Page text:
US astronauts begin spacewalk to install new docking port
The spacewalk began at 8:04 (1204 GMT) when Americans Jeff Williams and Kate Rubins switched their spacesuits to internal battery power.
Shortly afterward, they made their way outside the orbiting laboratory to begin the work of attaching an international docking adaptor, launched aboard a SpaceX Dragon cargo ship last month.
NASA describes the gear as “a metaphorical gateway to a future” that will allow a new generation of US spacecraft — the first since the space shuttle program ended in 2011 — to carry astronauts to the space station.
The docking adaptor will be the first of two such additions to the space station. The second is expected to be installed in 2018.
ISS operations integration manager Kenneth Todd called Friday’s installation a “very significant milestone on the path to establishing commercial crew capability.”
Built by Boeing, the circular adaptor measures around 42 inches (one meter) tall and about 63 inches wide.
The adaptors will work with Boeing’s CST-100 Starliner and SpaceX’s Crew Dragon, two spaceships under construction that are planned to ferry astronauts to the space station.
The docking adaptor is more sophisticated than past equipment because it will allow automatic parking instead of the current grapple and berthing process, which is managed by astronauts.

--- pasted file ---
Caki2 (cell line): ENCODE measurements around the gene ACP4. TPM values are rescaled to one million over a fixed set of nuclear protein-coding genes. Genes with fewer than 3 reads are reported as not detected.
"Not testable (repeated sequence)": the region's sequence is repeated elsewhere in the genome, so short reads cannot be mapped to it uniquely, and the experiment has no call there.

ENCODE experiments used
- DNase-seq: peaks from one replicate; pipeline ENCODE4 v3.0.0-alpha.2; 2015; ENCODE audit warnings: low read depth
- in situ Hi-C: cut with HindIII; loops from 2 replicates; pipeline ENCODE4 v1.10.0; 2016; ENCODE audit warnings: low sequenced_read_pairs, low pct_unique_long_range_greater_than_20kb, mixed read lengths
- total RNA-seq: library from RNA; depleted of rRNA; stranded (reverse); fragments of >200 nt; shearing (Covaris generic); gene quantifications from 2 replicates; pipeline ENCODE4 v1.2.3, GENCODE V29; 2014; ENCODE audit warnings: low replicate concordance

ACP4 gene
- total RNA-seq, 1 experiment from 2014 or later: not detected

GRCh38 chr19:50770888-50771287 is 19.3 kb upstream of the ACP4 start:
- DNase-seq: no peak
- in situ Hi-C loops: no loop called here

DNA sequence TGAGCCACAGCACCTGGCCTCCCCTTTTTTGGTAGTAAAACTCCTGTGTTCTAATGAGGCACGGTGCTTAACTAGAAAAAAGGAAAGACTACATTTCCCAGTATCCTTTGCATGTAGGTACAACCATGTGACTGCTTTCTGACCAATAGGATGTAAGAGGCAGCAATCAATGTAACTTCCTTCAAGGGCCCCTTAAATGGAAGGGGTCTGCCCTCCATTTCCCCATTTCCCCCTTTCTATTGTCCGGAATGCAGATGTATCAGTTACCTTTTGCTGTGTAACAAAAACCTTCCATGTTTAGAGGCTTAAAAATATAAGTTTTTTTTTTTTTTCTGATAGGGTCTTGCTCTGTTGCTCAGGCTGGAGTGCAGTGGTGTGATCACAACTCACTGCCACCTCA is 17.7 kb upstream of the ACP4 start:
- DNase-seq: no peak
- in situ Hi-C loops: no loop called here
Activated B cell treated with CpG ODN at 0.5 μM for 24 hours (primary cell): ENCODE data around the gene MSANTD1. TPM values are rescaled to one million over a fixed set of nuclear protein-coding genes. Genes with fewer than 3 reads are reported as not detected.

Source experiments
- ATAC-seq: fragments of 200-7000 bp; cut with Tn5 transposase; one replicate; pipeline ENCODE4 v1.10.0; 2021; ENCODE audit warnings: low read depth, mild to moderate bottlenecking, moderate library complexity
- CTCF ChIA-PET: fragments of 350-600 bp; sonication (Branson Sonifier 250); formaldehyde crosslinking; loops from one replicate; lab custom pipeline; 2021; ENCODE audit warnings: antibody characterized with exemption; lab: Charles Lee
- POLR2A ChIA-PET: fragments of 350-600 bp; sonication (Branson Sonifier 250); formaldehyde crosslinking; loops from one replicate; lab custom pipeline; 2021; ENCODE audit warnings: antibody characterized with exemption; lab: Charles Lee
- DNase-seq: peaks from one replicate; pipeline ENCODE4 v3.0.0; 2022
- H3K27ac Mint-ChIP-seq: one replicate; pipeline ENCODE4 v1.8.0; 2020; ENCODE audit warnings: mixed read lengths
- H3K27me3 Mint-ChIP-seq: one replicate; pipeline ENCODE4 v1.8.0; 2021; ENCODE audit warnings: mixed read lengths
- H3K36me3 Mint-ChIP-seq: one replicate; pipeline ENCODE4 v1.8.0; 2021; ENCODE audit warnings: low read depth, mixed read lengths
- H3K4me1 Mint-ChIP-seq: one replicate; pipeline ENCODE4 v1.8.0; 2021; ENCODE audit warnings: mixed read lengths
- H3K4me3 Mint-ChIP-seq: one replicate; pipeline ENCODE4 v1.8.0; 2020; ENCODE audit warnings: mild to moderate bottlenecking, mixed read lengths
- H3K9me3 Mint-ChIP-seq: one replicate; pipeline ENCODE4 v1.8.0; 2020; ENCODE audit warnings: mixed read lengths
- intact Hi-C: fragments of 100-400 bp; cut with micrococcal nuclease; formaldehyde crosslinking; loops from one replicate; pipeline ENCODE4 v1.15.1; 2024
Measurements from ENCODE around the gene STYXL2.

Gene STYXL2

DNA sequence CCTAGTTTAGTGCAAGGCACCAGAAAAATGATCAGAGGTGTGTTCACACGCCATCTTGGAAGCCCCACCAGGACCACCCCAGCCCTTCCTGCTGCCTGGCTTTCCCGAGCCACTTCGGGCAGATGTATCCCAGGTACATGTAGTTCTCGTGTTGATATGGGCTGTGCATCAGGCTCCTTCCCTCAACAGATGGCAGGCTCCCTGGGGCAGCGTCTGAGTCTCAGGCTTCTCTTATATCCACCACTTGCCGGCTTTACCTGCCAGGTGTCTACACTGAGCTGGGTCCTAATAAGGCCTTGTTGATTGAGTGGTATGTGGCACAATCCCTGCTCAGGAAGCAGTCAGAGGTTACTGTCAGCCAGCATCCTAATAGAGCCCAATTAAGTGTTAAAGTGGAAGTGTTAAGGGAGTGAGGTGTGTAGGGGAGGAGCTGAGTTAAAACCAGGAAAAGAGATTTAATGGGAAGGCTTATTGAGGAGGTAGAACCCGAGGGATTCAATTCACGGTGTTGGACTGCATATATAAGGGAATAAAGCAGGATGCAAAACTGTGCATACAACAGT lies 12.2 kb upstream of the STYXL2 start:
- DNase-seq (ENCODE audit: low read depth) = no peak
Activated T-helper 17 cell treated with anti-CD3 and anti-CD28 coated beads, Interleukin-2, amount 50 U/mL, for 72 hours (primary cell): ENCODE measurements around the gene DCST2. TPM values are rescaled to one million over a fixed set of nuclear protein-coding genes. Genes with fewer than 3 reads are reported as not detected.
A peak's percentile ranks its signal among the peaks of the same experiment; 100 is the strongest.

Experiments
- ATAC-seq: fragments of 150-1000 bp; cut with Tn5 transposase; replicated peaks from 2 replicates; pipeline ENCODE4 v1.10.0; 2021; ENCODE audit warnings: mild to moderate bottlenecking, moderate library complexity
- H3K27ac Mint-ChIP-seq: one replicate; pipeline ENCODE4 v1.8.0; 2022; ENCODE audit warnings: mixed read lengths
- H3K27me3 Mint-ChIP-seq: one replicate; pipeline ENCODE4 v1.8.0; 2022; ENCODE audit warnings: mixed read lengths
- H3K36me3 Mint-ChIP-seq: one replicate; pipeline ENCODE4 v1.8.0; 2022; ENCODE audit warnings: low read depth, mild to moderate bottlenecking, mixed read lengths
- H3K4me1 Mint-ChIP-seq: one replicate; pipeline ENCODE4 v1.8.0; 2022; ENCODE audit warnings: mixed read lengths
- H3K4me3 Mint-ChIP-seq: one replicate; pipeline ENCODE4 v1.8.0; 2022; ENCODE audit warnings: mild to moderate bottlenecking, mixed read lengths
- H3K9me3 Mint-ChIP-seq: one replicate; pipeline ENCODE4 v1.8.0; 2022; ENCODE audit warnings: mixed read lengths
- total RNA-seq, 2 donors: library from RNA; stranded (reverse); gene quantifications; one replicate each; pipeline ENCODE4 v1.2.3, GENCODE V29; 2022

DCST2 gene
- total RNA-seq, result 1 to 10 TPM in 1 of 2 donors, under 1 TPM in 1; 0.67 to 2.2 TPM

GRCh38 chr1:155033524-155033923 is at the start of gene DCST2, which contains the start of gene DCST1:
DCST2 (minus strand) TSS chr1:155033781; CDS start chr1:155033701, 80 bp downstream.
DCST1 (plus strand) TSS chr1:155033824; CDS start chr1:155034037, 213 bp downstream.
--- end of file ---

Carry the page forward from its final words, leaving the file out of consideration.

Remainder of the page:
It also has fittings that will enable the space station to share power and data with the spacecraft.
– Rubins’s first spacewalk –
Williams is making his fourth career spacewalk. He has accumulated 19 hours of spacewalk time in his life.
The spacewalk is Rubins’s first.
But the work will be hardly brand new for her. She has already practiced the necessary maneuvers, including mating the cables, in NASA’s neutral buoyancy laboratory in Houston.
She is the 12th woman to walk in space.
A series of spacewalks last year have helped prepare the groundwork for the adaptor’s arrival.
Late Wednesday, the space station’s robotic arm pulled the docking adaptor from the trunk of the SpaceX Dragon cargo ship, placing it next to the station’s Harmony module for installation.
The last US spacewalk was on January 15, when a problem with American Tim Kopra’s spacesuit allowed a small amount of water to build up inside his helmet by the end of the outing.
It was the latest in a series of spacesuit issues, but was not as severe as an emergency in 2013 when Italian astronaut Luca Parmitano’s helmet flooded, forcing him to end his spacewalk early, Todd said.
NASA commentator Rob Navias said the US space agency has done a thorough review of the spacesuits being worn by Rubins and Williams, and they are in “excellent shape” for Friday’s spacewalk.
NASA is planning another spacewalk on September 1 to retract one of the thermal radiators outside the space station.
Astronauts unsuccessfully tried to push it back into position last year, Todd said.
“We will go back here in a couple of weeks and restow that guy for its final time,” he added.